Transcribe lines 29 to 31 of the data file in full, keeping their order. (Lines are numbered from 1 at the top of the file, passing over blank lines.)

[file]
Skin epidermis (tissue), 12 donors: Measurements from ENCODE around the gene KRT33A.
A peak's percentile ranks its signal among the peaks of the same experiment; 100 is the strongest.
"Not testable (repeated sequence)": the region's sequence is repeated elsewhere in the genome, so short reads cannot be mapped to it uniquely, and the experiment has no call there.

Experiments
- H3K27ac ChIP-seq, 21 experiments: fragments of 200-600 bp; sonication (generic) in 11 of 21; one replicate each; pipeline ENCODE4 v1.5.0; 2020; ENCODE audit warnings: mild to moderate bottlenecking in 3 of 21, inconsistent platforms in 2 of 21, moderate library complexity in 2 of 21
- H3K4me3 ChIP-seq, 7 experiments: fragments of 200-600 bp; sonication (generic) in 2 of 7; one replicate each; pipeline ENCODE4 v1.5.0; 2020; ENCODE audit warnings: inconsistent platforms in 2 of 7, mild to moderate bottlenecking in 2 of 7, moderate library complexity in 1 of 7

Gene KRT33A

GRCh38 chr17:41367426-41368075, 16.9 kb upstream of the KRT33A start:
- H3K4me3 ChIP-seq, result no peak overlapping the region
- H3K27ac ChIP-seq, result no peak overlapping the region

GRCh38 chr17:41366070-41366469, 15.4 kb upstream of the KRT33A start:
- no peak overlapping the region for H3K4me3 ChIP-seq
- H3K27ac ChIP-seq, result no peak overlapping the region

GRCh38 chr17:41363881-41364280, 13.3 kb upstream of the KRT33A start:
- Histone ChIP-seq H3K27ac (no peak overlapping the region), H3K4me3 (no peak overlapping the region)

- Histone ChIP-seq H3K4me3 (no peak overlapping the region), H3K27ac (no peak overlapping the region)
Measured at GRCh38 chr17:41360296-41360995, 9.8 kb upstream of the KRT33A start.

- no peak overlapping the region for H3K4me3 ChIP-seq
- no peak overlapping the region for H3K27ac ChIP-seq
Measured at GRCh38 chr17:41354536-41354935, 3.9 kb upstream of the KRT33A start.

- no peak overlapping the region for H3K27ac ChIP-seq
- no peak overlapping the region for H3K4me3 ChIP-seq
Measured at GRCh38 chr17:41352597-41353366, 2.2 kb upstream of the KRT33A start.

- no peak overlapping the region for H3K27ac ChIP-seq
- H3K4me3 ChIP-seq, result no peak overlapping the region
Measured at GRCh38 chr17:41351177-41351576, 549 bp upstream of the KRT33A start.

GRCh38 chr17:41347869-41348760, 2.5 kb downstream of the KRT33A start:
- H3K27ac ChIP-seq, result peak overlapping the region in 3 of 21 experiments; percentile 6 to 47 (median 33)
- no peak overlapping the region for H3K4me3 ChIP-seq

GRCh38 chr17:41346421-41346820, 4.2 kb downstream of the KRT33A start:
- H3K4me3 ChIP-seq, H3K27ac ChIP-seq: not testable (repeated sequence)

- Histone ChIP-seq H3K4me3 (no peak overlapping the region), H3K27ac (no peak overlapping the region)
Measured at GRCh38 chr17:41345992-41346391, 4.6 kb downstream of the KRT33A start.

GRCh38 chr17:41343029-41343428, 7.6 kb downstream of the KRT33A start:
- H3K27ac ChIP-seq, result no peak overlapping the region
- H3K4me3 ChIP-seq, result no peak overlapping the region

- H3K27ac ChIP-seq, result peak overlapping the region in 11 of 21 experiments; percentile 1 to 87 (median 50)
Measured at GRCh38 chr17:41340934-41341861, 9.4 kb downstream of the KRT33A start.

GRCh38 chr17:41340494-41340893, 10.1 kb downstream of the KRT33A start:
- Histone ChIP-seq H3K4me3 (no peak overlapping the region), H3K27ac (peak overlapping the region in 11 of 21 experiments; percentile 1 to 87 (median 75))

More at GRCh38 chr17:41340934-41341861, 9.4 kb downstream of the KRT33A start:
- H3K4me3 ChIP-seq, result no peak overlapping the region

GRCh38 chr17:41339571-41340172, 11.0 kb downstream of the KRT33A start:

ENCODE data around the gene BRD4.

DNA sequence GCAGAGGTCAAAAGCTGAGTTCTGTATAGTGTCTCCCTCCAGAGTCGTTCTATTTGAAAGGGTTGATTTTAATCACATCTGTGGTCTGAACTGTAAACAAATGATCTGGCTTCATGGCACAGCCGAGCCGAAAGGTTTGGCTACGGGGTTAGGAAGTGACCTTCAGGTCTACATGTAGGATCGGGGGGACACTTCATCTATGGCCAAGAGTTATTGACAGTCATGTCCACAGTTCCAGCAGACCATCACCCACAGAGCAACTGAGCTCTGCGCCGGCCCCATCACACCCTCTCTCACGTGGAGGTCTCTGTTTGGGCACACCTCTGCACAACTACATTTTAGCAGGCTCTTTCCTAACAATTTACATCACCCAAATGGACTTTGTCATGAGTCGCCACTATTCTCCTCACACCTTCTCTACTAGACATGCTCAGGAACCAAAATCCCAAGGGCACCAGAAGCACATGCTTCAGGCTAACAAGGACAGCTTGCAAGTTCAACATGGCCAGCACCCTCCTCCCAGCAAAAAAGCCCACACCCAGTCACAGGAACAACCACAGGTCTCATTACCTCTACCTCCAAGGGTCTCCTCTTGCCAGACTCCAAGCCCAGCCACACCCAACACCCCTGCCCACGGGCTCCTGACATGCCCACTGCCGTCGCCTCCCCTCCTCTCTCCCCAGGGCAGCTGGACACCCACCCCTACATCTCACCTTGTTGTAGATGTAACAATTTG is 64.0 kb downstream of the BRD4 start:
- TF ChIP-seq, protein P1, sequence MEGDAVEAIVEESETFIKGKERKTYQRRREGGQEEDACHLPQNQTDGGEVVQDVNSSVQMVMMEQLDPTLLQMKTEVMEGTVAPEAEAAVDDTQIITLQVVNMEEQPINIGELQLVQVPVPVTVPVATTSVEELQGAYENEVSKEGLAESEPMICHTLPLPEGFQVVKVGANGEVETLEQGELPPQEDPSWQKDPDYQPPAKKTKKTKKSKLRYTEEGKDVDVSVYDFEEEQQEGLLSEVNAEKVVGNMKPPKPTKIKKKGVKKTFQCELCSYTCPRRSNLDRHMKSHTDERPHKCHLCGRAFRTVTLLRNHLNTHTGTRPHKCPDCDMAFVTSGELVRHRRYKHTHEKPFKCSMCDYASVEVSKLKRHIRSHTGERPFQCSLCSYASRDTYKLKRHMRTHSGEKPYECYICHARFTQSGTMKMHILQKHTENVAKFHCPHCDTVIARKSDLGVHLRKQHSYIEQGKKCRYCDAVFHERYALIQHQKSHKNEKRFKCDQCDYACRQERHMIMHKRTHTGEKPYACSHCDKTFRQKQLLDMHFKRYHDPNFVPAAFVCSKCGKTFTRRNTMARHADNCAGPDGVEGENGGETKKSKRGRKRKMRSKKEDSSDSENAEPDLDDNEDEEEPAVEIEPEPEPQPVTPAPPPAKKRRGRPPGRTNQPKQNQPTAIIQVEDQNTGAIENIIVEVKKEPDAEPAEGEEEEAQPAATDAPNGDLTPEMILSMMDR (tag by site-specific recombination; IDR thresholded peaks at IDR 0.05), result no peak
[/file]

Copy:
- no peak overlapping the region for H3K4me3 ChIP-seq

GRCh38 chr17:41346421-41346820, 4.2 kb downstream of the KRT33A start:
- H3K4me3 ChIP-seq, H3K27ac ChIP-seq: not testable (repeated sequence)